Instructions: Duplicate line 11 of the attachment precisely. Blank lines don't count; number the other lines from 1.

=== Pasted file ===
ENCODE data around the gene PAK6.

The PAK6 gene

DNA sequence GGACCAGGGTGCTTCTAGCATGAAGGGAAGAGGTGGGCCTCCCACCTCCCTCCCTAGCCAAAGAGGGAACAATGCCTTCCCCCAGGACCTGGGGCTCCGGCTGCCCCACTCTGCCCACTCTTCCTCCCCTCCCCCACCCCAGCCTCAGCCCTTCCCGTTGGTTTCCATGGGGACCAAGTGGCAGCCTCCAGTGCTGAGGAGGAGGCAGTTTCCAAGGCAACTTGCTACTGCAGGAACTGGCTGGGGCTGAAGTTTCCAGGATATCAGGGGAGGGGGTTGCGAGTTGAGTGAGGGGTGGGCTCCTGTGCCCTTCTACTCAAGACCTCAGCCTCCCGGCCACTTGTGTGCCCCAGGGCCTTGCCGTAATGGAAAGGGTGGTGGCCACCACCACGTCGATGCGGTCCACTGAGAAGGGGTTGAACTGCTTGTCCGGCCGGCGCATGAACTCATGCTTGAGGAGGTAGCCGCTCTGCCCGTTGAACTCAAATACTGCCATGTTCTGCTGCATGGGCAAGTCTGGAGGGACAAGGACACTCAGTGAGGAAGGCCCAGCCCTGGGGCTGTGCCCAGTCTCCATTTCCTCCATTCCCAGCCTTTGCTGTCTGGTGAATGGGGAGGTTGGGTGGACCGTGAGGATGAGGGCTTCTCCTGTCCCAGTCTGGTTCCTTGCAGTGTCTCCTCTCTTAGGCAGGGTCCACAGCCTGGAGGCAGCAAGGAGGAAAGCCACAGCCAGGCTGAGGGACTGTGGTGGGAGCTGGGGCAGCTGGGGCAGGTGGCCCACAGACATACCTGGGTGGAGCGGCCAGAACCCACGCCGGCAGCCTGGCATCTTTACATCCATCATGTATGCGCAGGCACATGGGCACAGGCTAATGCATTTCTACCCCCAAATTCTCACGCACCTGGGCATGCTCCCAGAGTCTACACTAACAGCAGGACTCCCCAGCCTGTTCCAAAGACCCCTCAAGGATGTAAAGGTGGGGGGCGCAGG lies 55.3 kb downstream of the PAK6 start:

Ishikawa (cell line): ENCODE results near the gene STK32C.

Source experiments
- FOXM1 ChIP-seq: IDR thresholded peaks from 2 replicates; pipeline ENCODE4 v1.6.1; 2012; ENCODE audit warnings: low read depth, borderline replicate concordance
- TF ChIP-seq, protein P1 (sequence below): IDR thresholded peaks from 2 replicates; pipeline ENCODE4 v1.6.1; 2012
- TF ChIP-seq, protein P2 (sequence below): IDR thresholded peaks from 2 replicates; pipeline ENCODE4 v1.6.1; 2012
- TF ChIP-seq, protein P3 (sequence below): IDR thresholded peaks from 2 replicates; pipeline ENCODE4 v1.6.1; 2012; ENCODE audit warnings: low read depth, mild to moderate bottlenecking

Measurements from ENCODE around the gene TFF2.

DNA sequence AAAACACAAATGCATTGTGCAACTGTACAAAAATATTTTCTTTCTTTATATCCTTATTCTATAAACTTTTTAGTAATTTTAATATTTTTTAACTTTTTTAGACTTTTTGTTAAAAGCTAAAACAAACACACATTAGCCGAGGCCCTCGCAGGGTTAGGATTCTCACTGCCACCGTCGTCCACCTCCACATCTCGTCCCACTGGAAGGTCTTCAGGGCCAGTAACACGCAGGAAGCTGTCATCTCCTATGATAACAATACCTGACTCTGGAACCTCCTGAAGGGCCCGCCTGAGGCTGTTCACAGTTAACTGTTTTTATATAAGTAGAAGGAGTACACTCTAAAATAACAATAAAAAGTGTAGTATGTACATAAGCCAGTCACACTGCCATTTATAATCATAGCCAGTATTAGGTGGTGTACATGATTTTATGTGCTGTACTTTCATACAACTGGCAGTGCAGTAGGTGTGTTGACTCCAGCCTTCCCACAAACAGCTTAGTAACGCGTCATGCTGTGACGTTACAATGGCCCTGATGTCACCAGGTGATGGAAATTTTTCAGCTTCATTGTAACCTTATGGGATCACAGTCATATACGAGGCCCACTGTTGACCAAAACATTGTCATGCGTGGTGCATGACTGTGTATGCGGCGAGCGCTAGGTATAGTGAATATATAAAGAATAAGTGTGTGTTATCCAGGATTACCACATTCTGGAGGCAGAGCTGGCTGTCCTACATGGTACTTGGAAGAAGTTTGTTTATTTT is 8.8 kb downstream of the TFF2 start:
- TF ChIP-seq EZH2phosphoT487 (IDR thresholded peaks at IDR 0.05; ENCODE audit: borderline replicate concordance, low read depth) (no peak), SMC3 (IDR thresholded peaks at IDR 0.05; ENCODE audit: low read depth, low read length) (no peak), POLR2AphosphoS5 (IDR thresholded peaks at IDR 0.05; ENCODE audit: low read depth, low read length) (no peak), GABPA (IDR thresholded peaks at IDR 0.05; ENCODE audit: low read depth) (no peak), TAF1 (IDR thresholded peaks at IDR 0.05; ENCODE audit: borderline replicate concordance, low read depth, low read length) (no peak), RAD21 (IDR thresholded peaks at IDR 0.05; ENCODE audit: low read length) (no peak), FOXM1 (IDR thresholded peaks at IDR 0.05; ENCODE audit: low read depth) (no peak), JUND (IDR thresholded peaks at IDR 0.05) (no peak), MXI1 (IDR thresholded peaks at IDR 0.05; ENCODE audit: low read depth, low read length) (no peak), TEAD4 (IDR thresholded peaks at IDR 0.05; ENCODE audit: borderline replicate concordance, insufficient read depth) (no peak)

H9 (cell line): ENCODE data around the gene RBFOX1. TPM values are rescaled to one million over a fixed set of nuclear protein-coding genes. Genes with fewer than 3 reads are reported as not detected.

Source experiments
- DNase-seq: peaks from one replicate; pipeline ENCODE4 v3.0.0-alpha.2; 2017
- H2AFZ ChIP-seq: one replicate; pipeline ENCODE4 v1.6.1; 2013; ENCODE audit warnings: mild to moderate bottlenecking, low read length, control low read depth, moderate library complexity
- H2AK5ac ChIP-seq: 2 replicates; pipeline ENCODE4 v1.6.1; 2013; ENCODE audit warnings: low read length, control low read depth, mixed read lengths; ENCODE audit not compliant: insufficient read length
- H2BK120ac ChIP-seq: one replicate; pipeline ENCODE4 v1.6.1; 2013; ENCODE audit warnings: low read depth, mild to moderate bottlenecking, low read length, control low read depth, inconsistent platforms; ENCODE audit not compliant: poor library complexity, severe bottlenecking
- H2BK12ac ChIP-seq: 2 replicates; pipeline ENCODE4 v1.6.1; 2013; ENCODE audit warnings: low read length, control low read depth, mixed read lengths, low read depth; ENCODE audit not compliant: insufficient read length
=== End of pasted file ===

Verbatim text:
DNA sequence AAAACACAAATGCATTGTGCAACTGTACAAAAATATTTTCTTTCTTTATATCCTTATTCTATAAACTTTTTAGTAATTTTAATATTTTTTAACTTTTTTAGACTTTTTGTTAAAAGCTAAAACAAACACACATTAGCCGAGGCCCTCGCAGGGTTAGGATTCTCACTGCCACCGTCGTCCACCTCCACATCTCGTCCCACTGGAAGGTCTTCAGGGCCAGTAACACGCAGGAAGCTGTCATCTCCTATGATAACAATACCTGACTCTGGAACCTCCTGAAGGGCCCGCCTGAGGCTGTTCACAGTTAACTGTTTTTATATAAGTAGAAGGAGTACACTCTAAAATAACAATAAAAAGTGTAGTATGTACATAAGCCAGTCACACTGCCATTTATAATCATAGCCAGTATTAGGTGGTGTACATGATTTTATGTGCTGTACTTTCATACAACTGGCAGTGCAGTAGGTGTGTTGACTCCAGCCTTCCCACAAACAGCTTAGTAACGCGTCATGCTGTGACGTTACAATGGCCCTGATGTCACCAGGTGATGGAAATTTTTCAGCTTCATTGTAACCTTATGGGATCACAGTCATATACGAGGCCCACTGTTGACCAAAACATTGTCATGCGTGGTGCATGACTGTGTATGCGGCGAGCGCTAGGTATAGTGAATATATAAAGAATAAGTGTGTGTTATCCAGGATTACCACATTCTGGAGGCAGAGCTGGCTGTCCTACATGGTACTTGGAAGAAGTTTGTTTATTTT is 8.8 kb downstream of the TFF2 start: